Maybe the Farm Bill is more like Darth Vader: scary, intimidating, evil on the outside but with the potential to be a hero. The debate will be intense. Please, read a bit more to learn about the pros and cons of this version of the Farm Bill, and then pick up the phone to nudge your Senator to use the good side of the Force on the Farm Bill.
Healthy food comes from healthy farms, and Georgia’s senators have a lot of clout when it comes to agriculture.
The Jedi Farm Bill would:
- Restore funding for the Beginning Farmer and Rancher Development Program and the Organic Agriculture Research and Extension Initiative.
- Restore and increase funding for the Farmers Market and Local Food Promotion Program.
- Create farm to school pilot projects for school districts in the USDA Foods and the Department of Defense “Fresh” programs.
- Direct the USDA to create a new Whole Farm Diversified Risk Management insurance program for farms growing a diversity of crops and livestock.
The Dark Side Farm Bill Would:
- Reduce funding for the most innovative and forward-looking working lands conservation program, the Conservation Stewardship Program by nearly a third.
- Fail to renew the very successful National Organic Certification Cost-Share Program.
- Place no caps whatsoever on farm insurance subsidies.
- Increase the per farm commodity subsidy limitation by 92 percent and leave in place current loopholes that allow individual farms to collect unlimited payments.
- Reinvest most of the savings from direct payments back into new commodity and crop insurance subsidies.
- Fail to include a national provision to reduce subsidies for plowing up native prairie, and it wouldn’t link receipt of insurance subsidies to common sense conservation practices to preserve the natural resources on which our long-term food security depends.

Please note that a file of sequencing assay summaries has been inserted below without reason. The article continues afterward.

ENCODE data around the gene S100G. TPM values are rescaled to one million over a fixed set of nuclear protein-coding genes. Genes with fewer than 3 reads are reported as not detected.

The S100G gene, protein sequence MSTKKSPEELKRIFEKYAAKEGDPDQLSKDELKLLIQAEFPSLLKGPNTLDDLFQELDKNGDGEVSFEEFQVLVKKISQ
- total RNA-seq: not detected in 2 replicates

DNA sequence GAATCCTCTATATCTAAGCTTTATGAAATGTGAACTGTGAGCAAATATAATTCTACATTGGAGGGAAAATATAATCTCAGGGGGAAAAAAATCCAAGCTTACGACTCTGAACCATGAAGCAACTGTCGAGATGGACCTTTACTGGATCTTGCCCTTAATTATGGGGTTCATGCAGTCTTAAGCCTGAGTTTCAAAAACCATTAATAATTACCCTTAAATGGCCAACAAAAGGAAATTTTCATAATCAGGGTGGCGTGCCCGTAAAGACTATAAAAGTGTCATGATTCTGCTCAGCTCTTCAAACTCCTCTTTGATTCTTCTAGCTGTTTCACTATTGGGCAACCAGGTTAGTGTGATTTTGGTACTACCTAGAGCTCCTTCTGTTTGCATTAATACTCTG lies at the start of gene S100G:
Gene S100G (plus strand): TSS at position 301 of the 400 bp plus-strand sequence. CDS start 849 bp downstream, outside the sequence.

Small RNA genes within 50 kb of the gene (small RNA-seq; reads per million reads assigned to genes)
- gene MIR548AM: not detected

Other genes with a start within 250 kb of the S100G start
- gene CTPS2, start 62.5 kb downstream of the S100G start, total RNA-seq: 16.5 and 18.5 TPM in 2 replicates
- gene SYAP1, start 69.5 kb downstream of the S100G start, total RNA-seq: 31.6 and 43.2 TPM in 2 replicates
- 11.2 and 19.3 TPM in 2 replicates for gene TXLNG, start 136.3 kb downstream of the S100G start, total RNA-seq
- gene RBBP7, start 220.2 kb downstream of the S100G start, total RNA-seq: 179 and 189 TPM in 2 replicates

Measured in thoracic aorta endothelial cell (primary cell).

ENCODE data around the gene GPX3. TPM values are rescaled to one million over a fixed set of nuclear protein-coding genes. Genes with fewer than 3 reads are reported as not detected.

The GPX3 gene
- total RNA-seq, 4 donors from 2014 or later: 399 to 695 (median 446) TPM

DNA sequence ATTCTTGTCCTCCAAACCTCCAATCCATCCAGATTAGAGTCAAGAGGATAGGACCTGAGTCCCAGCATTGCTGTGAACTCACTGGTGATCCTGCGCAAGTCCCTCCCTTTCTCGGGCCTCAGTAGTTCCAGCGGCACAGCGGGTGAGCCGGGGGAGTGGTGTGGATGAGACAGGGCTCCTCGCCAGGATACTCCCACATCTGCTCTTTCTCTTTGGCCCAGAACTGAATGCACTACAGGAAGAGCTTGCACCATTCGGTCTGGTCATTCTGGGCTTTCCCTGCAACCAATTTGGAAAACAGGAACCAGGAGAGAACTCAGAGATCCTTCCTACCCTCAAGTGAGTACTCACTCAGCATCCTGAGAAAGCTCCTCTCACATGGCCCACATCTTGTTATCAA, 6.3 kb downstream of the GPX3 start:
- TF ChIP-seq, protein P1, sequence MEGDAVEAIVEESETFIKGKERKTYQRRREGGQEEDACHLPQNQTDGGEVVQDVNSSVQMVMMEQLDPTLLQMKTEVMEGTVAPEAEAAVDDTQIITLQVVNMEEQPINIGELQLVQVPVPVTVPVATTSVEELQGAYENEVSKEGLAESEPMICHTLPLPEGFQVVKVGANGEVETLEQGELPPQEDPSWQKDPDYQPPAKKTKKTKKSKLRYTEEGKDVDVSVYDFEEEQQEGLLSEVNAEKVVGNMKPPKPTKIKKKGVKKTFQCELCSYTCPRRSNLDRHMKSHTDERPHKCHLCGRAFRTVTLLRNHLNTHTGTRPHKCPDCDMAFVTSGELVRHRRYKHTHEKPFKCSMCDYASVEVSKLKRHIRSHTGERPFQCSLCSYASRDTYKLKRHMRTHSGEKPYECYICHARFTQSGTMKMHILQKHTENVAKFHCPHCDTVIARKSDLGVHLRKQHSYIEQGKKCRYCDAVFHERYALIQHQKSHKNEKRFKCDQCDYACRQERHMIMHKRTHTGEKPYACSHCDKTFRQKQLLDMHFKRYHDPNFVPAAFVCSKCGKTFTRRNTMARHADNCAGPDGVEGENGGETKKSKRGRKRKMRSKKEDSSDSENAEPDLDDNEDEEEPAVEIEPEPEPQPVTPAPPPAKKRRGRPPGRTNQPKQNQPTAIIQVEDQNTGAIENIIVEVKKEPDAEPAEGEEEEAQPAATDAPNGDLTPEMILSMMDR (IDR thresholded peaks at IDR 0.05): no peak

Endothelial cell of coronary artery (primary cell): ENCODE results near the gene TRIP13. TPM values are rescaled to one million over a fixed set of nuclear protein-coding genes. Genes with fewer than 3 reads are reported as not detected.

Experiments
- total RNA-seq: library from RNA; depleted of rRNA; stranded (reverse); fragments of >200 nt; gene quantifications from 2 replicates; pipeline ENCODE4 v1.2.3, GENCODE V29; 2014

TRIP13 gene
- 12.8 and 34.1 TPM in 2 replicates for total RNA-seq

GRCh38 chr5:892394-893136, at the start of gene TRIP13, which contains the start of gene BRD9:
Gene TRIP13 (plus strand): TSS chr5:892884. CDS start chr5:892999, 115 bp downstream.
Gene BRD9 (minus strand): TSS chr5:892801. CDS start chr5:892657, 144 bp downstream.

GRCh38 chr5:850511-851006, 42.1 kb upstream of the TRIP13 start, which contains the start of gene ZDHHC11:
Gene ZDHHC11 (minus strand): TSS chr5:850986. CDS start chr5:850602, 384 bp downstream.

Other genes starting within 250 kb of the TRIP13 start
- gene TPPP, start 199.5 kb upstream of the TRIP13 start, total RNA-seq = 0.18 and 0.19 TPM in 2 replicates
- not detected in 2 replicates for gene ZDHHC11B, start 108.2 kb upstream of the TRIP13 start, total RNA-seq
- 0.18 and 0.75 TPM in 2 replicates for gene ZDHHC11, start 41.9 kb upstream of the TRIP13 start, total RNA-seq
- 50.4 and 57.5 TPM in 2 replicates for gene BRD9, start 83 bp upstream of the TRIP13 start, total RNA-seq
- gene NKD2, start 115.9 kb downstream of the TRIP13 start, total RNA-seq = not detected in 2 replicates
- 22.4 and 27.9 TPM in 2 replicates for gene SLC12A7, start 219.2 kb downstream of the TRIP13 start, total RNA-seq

- Significantly decrease or eliminate SNAP-Ed funding.
On a related note, it’s very interesting that at the same time Congress wrangles with the Farm Bill, USDA Commissioner Tom Vilsak unveiled several new efforts to support organic farmers. He even told NPR:
“I think it’s important [organic agriculture], as we take a look at how we might rebuild the rural economy and revitalize it. We want to make sure young people have an opportunity to get into the farming business and that can be expensive unless you start small.”
Call Senator Johnny Isakson at 202-224-3643, or email him here.
Call Senator Saxby Chambliss at 202-224-3521 or email him here.
Tell the person who answers the phone something like this:
“My name is ___________
“I’m calling to urge the senator to help beginning farmers and support sustainable agriculture by protecting the Conservation Stewardship Program and the successful National Organic Certification Cost-Share Program.
Also, ask him to protect SNAP and important programs like SNAP-Ed.
Optional: “I grow/enjoy safe, nutritious food and think these programs are essential for Georgia’s physical and economic health. Thank you!”
(A big thanks to our friends at the National Sustainable Agriculture Coalition for their help in assessing the Farm Bill, and for lobbying to make it as good as it should be.)